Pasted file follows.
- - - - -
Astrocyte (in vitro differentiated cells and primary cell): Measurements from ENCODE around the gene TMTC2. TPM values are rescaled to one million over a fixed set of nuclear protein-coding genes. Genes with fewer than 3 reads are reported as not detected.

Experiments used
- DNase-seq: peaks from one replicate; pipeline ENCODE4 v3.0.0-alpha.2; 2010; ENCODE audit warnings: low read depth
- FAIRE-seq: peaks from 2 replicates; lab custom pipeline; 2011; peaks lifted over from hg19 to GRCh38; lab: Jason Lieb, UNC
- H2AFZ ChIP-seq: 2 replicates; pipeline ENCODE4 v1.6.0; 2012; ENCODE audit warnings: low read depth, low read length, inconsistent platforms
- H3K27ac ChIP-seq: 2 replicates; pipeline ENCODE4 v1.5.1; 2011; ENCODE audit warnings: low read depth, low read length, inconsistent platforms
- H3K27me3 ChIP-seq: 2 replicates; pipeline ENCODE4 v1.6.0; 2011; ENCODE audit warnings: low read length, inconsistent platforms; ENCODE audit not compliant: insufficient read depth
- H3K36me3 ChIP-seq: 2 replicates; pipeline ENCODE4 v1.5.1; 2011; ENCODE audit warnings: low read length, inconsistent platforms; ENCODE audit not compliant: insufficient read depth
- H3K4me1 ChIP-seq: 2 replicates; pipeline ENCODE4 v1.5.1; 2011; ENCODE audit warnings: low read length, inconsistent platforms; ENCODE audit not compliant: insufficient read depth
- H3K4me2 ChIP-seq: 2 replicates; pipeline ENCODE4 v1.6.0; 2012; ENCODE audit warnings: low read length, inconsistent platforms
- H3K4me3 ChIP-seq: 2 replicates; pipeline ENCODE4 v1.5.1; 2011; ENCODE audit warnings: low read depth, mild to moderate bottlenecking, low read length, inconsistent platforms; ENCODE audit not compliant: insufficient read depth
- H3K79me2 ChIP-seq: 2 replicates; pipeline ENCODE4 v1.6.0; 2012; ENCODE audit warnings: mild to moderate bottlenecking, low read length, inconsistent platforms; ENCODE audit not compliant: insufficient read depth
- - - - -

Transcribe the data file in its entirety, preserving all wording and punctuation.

Astrocyte (in vitro differentiated cells and primary cell): Measurements from ENCODE around the gene TMTC2. TPM values are rescaled to one million over a fixed set of nuclear protein-coding genes. Genes with fewer than 3 reads are reported as not detected.

Experiments used
- DNase-seq: peaks from one replicate; pipeline ENCODE4 v3.0.0-alpha.2; 2010; ENCODE audit warnings: low read depth
- FAIRE-seq: peaks from 2 replicates; lab custom pipeline; 2011; peaks lifted over from hg19 to GRCh38; lab: Jason Lieb, UNC
- H2AFZ ChIP-seq: 2 replicates; pipeline ENCODE4 v1.6.0; 2012; ENCODE audit warnings: low read depth, low read length, inconsistent platforms
- H3K27ac ChIP-seq: 2 replicates; pipeline ENCODE4 v1.5.1; 2011; ENCODE audit warnings: low read depth, low read length, inconsistent platforms
- H3K27me3 ChIP-seq: 2 replicates; pipeline ENCODE4 v1.6.0; 2011; ENCODE audit warnings: low read length, inconsistent platforms; ENCODE audit not compliant: insufficient read depth
- H3K36me3 ChIP-seq: 2 replicates; pipeline ENCODE4 v1.5.1; 2011; ENCODE audit warnings: low read length, inconsistent platforms; ENCODE audit not compliant: insufficient read depth
- H3K4me1 ChIP-seq: 2 replicates; pipeline ENCODE4 v1.5.1; 2011; ENCODE audit warnings: low read length, inconsistent platforms; ENCODE audit not compliant: insufficient read depth
- H3K4me2 ChIP-seq: 2 replicates; pipeline ENCODE4 v1.6.0; 2012; ENCODE audit warnings: low read length, inconsistent platforms
- H3K4me3 ChIP-seq: 2 replicates; pipeline ENCODE4 v1.5.1; 2011; ENCODE audit warnings: low read depth, mild to moderate bottlenecking, low read length, inconsistent platforms; ENCODE audit not compliant: insufficient read depth
- H3K79me2 ChIP-seq: 2 replicates; pipeline ENCODE4 v1.6.0; 2012; ENCODE audit warnings: mild to moderate bottlenecking, low read length, inconsistent platforms; ENCODE audit not compliant: insufficient read depth